Training is not solely a resident's function. All institutions involve the faculty, and it's them who exert a big hand on the outcome of the trainees. They are the mentors, and the tormentors depending on different circumstances, or tides of the moon. They guide us on what we should read and what we should know. They tell us what to do and what not to. The real test comes in grey circumstances, wherein one should decide whether or not to do what one was told to, and a passing mark comes when one emerges righteous after all. Grey lines in training are not uncommon, so the real tests come not infrequent. Problems would stem from patient management even though it is already written in black and white. But contentions would usually come from daily conflicts resulting from interaction with the faculty themselves, co-residents, and staff members.
Ophthalmologists, as doctors, are naturally people-oriented. So psychological and social skills would come out enhanced and developed as well, or negatively degraded among the weak during the course of training. Imagine dealing with multiple types of personalities. In government hospitals with numerous residents, that would possibly equate to dealing with tens of suck-ups or insubordinate juniors, uncooperative and selfish batchmates, histrionic and seducing seniors, and lunatic but equally bright professors. One may find a colleague and a boss whom he'll have a fun and comfortable time working with. But I still hear certain stories like someone having an explosive temperament then alludes verses from the Holy Bible to justify things in a holier-than-thou attitude. But still, many of them remains amazingly intelligent and talented in the field that their mere presence in service surgeries would already be deus ex machina in a Sophocles' tragedy.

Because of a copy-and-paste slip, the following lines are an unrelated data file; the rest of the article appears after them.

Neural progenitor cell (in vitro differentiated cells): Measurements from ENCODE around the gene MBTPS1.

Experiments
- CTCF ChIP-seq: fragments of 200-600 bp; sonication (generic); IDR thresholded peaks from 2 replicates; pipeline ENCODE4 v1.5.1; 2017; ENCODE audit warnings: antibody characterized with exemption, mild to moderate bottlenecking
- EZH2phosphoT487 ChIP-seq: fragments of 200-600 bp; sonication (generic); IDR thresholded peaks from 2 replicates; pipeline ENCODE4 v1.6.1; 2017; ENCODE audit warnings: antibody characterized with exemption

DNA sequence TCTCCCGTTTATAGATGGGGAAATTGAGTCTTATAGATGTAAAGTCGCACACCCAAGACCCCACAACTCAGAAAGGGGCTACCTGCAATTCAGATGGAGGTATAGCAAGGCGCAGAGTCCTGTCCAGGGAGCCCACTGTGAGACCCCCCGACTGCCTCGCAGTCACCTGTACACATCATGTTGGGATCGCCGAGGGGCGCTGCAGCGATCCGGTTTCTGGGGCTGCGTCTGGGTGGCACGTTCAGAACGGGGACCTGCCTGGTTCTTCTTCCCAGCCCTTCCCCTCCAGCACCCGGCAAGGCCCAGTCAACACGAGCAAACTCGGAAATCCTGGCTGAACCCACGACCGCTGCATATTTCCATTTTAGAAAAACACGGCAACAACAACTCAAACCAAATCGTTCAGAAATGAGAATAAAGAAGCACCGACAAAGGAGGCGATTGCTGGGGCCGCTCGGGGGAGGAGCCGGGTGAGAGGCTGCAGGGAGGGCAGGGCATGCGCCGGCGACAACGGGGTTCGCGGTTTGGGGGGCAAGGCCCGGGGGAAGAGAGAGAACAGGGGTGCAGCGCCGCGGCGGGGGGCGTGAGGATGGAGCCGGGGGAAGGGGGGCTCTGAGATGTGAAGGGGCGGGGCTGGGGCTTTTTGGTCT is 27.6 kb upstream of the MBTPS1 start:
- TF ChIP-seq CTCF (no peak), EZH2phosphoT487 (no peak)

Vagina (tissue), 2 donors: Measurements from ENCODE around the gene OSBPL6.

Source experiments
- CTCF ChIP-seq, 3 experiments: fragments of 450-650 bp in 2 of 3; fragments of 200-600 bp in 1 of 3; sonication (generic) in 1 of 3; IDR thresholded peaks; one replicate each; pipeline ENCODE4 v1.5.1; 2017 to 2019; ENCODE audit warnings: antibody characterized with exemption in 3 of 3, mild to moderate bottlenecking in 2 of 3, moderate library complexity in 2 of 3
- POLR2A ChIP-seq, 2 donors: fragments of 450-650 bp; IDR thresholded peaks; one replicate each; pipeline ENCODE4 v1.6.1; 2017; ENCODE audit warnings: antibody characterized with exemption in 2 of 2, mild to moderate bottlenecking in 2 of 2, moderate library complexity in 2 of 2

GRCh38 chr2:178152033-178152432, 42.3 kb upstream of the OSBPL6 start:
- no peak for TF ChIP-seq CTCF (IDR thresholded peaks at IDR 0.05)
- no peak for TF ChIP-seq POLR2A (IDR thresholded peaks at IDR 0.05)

Each hospital has its own system and environment which gives distinction to each resident's experience. But one thing fairly common to all will be the play of politics in all of these places, although perhaps in varying degrees. It is inevitable to interact with the system; and this part is what I consider taboo to all but essentially included in residency training. One may see an obsequious resident who wags his tail and looks with tantalizing eyes to please the bosses; or site a seeming introvert who wants to play coy or the anti-hero. One cannot blame them for being such. Maybe they're just genuinely Machiavellian, or only displaying their adaptive mechanism to adjust with the trying times of residency training. Residents should learn the art of interaction with others, but should avoid joining any of the bandwagon. It's all part of this improvised personality development program.
Then comes the nurses, technicians, and even anaesthesiology residents, whom trainees should approach in a courtly manner to make life easier. We cannot trash with them so they won't give their garbage to us. And we should not actually trash anyone in the first place! Our profession should be highlighted by a lot of respect and accord with our medical colleagues and non-medical personnel alike. But there's neither a print manual on this for residents to read; nor any Medical-Rapport-For-Dummies in bookstores available. Unfortunately, this has to be learned through trial and error; and that's why garbage still happens and is very much around residency. One can never quite forget the taste of his own blood.
Not everyone would enjoy residency training, but joy and happiness is fairly relative. A resident is fortunate if he sees himself like a goose prepped in time to lay golden eggs; or too unfortunate he sees a gavage-fed duck producing an exaggeratedly enlarged liver for incredibly delicious foie gras. I have enjoyed my residency training, and it will be marked as my greatest adventure in life so far. All these mentioned may be subjectively wrong. But after three years of training, I definitely have a clearer view, like peeping through a pinhole. I may still need full cyclopegic correction to glance at the clearest of things, but I would say without doubt that my residency training has succeeded. Our mentors have succeeded. Not only because they have imparted their knowledge to us, aspiring eye doctors, but also because they made us mature persons and valuable members of the medical community. And of course, all of these sacrifices are done for the benefit of our ultimate mentors, our patients, whom we dedicate our work for the preservation of God's gift of sight.
Click here to view the other published articles written by Dr. Alex Pisig: